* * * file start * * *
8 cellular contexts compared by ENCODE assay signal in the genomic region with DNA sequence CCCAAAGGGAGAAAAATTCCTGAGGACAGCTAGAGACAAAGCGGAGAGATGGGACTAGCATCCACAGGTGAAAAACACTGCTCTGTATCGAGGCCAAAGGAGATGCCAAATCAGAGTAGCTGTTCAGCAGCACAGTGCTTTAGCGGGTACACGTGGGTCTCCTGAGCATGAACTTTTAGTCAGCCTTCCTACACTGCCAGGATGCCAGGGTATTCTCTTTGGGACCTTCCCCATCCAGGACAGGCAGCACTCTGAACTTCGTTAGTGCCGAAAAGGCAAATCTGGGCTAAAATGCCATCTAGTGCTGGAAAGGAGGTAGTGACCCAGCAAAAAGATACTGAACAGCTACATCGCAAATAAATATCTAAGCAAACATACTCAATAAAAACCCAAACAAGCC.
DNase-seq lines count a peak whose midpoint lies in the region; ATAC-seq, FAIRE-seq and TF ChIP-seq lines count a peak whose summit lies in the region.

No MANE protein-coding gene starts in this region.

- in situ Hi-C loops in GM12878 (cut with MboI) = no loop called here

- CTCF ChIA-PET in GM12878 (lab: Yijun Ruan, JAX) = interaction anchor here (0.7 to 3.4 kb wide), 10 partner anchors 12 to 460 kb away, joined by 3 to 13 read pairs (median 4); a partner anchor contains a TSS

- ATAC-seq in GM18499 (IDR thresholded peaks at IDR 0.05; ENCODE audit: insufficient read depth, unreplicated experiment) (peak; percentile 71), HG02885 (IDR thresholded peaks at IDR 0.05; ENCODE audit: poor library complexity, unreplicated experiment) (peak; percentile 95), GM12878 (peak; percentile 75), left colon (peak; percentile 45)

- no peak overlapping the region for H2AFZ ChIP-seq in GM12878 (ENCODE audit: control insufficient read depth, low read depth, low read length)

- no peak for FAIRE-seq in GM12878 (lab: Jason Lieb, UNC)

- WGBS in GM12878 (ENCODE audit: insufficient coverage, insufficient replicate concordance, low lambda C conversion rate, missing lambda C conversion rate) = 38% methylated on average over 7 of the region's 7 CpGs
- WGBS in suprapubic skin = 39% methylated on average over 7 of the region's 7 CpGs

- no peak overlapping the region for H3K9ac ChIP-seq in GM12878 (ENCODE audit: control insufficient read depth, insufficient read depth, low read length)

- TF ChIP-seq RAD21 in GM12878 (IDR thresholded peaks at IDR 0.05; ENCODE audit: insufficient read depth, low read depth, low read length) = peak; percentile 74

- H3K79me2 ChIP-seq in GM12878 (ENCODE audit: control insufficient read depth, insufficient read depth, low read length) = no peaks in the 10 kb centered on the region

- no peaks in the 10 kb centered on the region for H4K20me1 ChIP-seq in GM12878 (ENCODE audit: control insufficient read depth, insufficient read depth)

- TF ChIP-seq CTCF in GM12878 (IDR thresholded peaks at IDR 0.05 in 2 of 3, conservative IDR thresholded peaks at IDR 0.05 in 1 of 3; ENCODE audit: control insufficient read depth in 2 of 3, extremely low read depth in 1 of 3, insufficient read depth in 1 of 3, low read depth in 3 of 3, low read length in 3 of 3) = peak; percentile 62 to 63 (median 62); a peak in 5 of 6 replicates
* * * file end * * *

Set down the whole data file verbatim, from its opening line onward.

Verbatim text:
8 cellular contexts compared by ENCODE assay signal in the genomic region with DNA sequence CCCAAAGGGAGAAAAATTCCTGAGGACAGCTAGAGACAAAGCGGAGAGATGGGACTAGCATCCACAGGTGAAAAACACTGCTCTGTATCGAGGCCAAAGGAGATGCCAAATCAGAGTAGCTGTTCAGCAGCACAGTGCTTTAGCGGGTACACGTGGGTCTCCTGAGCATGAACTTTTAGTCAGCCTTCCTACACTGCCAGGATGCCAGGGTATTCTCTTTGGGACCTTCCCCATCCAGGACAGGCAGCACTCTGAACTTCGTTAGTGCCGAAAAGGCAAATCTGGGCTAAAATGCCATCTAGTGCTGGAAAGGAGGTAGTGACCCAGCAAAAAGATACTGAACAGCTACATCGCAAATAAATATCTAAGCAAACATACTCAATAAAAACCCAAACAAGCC.
DNase-seq lines count a peak whose midpoint lies in the region; ATAC-seq, FAIRE-seq and TF ChIP-seq lines count a peak whose summit lies in the region.

No MANE protein-coding gene starts in this region.

- in situ Hi-C loops in GM12878 (cut with MboI) = no loop called here

- CTCF ChIA-PET in GM12878 (lab: Yijun Ruan, JAX) = interaction anchor here (0.7 to 3.4 kb wide), 10 partner anchors 12 to 460 kb away, joined by 3 to 13 read pairs (median 4); a partner anchor contains a TSS

- ATAC-seq in GM18499 (IDR thresholded peaks at IDR 0.05; ENCODE audit: insufficient read depth, unreplicated experiment) (peak; percentile 71), HG02885 (IDR thresholded peaks at IDR 0.05; ENCODE audit: poor library complexity, unreplicated experiment) (peak; percentile 95), GM12878 (peak; percentile 75), left colon (peak; percentile 45)

- no peak overlapping the region for H2AFZ ChIP-seq in GM12878 (ENCODE audit: control insufficient read depth, low read depth, low read length)

- no peak for FAIRE-seq in GM12878 (lab: Jason Lieb, UNC)

- WGBS in GM12878 (ENCODE audit: insufficient coverage, insufficient replicate concordance, low lambda C conversion rate, missing lambda C conversion rate) = 38% methylated on average over 7 of the region's 7 CpGs
- WGBS in suprapubic skin = 39% methylated on average over 7 of the region's 7 CpGs

- no peak overlapping the region for H3K9ac ChIP-seq in GM12878 (ENCODE audit: control insufficient read depth, insufficient read depth, low read length)

- TF ChIP-seq RAD21 in GM12878 (IDR thresholded peaks at IDR 0.05; ENCODE audit: insufficient read depth, low read depth, low read length) = peak; percentile 74

- H3K79me2 ChIP-seq in GM12878 (ENCODE audit: control insufficient read depth, insufficient read depth, low read length) = no peaks in the 10 kb centered on the region

- no peaks in the 10 kb centered on the region for H4K20me1 ChIP-seq in GM12878 (ENCODE audit: control insufficient read depth, insufficient read depth)

- TF ChIP-seq CTCF in GM12878 (IDR thresholded peaks at IDR 0.05 in 2 of 3, conservative IDR thresholded peaks at IDR 0.05 in 1 of 3; ENCODE audit: control insufficient read depth in 2 of 3, extremely low read depth in 1 of 3, insufficient read depth in 1 of 3, low read depth in 3 of 3, low read length in 3 of 3) = peak; percentile 62 to 63 (median 62); a peak in 5 of 6 replicates